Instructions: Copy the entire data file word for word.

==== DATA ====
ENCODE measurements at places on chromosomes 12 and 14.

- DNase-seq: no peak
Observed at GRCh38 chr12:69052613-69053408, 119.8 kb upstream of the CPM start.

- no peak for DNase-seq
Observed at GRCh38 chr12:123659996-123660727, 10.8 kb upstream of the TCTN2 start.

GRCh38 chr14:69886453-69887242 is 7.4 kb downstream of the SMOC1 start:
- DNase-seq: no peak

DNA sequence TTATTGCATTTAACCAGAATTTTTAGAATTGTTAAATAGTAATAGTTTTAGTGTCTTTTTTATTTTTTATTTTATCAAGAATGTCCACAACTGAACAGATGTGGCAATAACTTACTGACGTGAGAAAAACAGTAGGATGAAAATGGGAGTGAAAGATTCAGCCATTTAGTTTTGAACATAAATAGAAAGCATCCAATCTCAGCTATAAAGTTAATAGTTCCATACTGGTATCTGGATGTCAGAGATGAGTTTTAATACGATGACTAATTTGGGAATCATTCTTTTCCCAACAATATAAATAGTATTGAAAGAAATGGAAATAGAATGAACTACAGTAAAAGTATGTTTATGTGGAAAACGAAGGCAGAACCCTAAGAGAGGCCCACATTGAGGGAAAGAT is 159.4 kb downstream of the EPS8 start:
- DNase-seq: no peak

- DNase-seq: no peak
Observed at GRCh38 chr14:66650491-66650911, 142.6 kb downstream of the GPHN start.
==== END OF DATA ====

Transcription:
ENCODE measurements at places on chromosomes 12 and 14.

- DNase-seq: no peak
Observed at GRCh38 chr12:69052613-69053408, 119.8 kb upstream of the CPM start.

- no peak for DNase-seq
Observed at GRCh38 chr12:123659996-123660727, 10.8 kb upstream of the TCTN2 start.

GRCh38 chr14:69886453-69887242 is 7.4 kb downstream of the SMOC1 start:
- DNase-seq: no peak

DNA sequence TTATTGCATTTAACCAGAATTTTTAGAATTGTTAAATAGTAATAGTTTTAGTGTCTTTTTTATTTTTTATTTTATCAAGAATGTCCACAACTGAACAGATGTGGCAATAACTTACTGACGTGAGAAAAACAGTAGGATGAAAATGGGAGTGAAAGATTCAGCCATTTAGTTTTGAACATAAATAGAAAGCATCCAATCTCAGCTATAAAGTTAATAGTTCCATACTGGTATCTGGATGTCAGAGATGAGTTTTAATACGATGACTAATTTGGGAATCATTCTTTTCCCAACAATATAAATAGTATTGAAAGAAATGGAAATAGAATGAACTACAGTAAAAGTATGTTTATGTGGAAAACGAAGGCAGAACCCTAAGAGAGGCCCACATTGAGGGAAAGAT is 159.4 kb downstream of the EPS8 start:
- DNase-seq: no peak

- DNase-seq: no peak
Observed at GRCh38 chr14:66650491-66650911, 142.6 kb downstream of the GPHN start.